Endangering Citizenship
Swaha Swetambara Das
CITIZENSHIP IMPERILLED: INDIA’S FRAGILE DEMOCRACY by Niraja Gopal Jayal Permanent Black in association with Ashoka University, 2021, 250 pp., 795.00
September 2022, volume 46, No 9

Citizenship Imperilled: India’s Fragile Democracy by Professor Niraja Gopal Jayal unravels the complex and contested layers of the theory and practice of citizenship in independent India. The underlying query of the book is whether the constitutional ethic of Indian citizenship as an inclusive and egalitarian civic-national norm has been imperilled and ‘irretrievably undermined’ in more recent times. In response to this question, the book argues that the expansion or erosion of Indian democracy is contingent upon its citizenry. In this collection of essays, which were previously published between 2012 and 2019, Professor Jayal navigates through the normative, the constitutional, the civilizational, the legal, the performative, the imaginative, and the practical hues and nuances of citizenship in India. The book has seven chapters plus an introduction and a conclusion. These chapters are clustered into three sections: the first is titled ‘Laws’, the second ‘Contestations’, and the third ‘Antinomies’.

The first section of the book has two essays that are titled ‘From Birthright to Faith-Based Citizenship’ and ‘Laws, Politics, and the Architecture of Citizenship’. This section of the book draws attention to the cases that were taken to court over domicile, migration, citizenship, and the passport. These essays examine the founding of the constitutional principle of citizenship based on civic nationalism, the ensuing Citizenship Act of 1955, the case laws, and their amendments. The two essays contend that although the Constituent Assembly tried to counter the divisiveness wrought by the Partition and emphasized the principle of jus soli (citizenship due to birth in a territory), as ‘a modern, civilized, enlightened and democratic principle’, the legacy of Partition continues to haunt the legislative and judicial evolution of citizenship in India.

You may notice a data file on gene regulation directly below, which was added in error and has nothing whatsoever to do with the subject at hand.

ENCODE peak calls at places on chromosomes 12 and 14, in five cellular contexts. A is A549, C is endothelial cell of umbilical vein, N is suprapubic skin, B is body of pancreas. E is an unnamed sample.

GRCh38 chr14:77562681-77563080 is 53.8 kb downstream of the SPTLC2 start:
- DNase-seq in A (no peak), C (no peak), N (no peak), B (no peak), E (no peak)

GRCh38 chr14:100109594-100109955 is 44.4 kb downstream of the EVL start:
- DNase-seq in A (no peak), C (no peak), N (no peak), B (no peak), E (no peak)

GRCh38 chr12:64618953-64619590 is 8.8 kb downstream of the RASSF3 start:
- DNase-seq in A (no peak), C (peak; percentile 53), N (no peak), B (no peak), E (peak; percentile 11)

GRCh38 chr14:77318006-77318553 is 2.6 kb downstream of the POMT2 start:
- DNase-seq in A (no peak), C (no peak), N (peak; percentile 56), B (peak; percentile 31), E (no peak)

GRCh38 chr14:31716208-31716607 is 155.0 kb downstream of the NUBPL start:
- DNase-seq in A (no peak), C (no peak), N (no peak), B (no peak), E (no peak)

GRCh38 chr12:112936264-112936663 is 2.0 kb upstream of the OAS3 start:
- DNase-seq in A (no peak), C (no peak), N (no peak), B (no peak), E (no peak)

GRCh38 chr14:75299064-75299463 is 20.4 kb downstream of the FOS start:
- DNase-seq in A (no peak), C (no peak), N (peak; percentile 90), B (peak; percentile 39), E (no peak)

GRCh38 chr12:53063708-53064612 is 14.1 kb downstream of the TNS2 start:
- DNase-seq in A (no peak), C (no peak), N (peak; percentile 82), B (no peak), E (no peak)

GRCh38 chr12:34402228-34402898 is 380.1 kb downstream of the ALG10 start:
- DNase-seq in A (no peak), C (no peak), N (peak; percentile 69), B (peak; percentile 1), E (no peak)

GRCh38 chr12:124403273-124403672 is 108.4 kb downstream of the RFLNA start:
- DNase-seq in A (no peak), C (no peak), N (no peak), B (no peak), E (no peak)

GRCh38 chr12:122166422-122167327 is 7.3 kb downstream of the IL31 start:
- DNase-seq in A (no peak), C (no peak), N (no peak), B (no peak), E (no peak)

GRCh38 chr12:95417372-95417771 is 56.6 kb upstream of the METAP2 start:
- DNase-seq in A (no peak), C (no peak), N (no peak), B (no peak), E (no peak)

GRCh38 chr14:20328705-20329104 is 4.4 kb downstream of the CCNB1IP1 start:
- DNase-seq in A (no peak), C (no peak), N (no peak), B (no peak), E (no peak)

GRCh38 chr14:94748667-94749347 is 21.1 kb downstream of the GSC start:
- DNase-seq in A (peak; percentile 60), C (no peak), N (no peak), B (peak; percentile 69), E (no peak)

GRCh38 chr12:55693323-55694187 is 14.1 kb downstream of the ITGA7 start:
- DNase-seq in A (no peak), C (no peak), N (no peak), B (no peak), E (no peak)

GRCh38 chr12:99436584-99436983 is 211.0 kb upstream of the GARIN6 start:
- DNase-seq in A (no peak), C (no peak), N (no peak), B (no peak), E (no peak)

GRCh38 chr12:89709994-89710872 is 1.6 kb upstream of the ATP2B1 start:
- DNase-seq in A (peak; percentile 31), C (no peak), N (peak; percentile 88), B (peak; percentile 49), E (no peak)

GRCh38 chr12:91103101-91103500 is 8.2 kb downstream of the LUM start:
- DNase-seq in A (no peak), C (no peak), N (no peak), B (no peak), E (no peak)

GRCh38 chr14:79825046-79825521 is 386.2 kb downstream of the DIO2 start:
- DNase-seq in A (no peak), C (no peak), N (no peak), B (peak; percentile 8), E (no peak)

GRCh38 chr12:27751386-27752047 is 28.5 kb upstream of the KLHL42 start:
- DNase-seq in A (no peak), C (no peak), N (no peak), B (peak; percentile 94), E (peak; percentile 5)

Jayal writes that the repercussions of Partition in the form of the creation and migration of refugees into India led to contentions over the jus soli principle of citizenship. She then illustrates the shift towards the principle of jus sanguinis (citizenship on the grounds of race, ethnicity, descent). The shift was substantially due to the Assam Movement of the late 1970s and 1980s.

Continue reading this review